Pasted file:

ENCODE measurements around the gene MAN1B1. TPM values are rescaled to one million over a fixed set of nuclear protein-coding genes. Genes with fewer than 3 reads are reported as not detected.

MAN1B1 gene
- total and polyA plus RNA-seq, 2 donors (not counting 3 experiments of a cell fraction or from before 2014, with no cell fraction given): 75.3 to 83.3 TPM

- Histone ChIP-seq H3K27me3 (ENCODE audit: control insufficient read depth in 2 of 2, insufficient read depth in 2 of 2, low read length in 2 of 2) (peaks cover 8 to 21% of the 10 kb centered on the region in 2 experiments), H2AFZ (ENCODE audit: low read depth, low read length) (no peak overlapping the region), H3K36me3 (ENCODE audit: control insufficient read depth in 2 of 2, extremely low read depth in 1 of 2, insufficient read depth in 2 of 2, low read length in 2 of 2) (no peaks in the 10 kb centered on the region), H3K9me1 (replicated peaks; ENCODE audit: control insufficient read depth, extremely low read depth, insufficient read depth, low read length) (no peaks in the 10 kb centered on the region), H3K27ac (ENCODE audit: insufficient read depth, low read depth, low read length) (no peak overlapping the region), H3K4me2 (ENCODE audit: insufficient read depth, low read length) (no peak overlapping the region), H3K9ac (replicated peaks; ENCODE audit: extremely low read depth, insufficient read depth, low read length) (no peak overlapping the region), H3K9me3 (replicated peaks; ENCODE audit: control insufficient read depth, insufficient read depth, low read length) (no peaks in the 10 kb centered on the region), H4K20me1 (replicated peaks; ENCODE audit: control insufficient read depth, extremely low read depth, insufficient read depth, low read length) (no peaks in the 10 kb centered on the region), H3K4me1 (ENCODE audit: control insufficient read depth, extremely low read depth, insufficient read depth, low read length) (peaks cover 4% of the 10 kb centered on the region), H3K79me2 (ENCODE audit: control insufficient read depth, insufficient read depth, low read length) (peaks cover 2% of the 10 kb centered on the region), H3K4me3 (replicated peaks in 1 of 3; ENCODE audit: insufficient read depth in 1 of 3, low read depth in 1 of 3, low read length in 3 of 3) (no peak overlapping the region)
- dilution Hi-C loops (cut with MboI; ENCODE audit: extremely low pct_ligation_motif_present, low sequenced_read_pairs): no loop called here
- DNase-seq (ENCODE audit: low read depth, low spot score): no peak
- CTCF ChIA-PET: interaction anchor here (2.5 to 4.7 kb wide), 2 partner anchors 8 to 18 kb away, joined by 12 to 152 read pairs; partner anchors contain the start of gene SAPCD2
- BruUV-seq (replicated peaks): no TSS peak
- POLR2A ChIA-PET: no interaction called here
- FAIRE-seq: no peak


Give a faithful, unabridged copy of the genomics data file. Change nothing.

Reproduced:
ENCODE measurements around the gene MAN1B1. TPM values are rescaled to one million over a fixed set of nuclear protein-coding genes. Genes with fewer than 3 reads are reported as not detected.

MAN1B1 gene
- total and polyA plus RNA-seq, 2 donors (not counting 3 experiments of a cell fraction or from before 2014, with no cell fraction given): 75.3 to 83.3 TPM

- Histone ChIP-seq H3K27me3 (ENCODE audit: control insufficient read depth in 2 of 2, insufficient read depth in 2 of 2, low read length in 2 of 2) (peaks cover 8 to 21% of the 10 kb centered on the region in 2 experiments), H2AFZ (ENCODE audit: low read depth, low read length) (no peak overlapping the region), H3K36me3 (ENCODE audit: control insufficient read depth in 2 of 2, extremely low read depth in 1 of 2, insufficient read depth in 2 of 2, low read length in 2 of 2) (no peaks in the 10 kb centered on the region), H3K9me1 (replicated peaks; ENCODE audit: control insufficient read depth, extremely low read depth, insufficient read depth, low read length) (no peaks in the 10 kb centered on the region), H3K27ac (ENCODE audit: insufficient read depth, low read depth, low read length) (no peak overlapping the region), H3K4me2 (ENCODE audit: insufficient read depth, low read length) (no peak overlapping the region), H3K9ac (replicated peaks; ENCODE audit: extremely low read depth, insufficient read depth, low read length) (no peak overlapping the region), H3K9me3 (replicated peaks; ENCODE audit: control insufficient read depth, insufficient read depth, low read length) (no peaks in the 10 kb centered on the region), H4K20me1 (replicated peaks; ENCODE audit: control insufficient read depth, extremely low read depth, insufficient read depth, low read length) (no peaks in the 10 kb centered on the region), H3K4me1 (ENCODE audit: control insufficient read depth, extremely low read depth, insufficient read depth, low read length) (peaks cover 4% of the 10 kb centered on the region), H3K79me2 (ENCODE audit: control insufficient read depth, insufficient read depth, low read length) (peaks cover 2% of the 10 kb centered on the region), H3K4me3 (replicated peaks in 1 of 3; ENCODE audit: insufficient read depth in 1 of 3, low read depth in 1 of 3, low read length in 3 of 3) (no peak overlapping the region)
- dilution Hi-C loops (cut with MboI; ENCODE audit: extremely low pct_ligation_motif_present, low sequenced_read_pairs): no loop called here
- DNase-seq (ENCODE audit: low read depth, low spot score): no peak
- CTCF ChIA-PET: interaction anchor here (2.5 to 4.7 kb wide), 2 partner anchors 8 to 18 kb away, joined by 12 to 152 read pairs; partner anchors contain the start of gene SAPCD2
- BruUV-seq (replicated peaks): no TSS peak
- POLR2A ChIA-PET: no interaction called here
- FAIRE-seq: no peak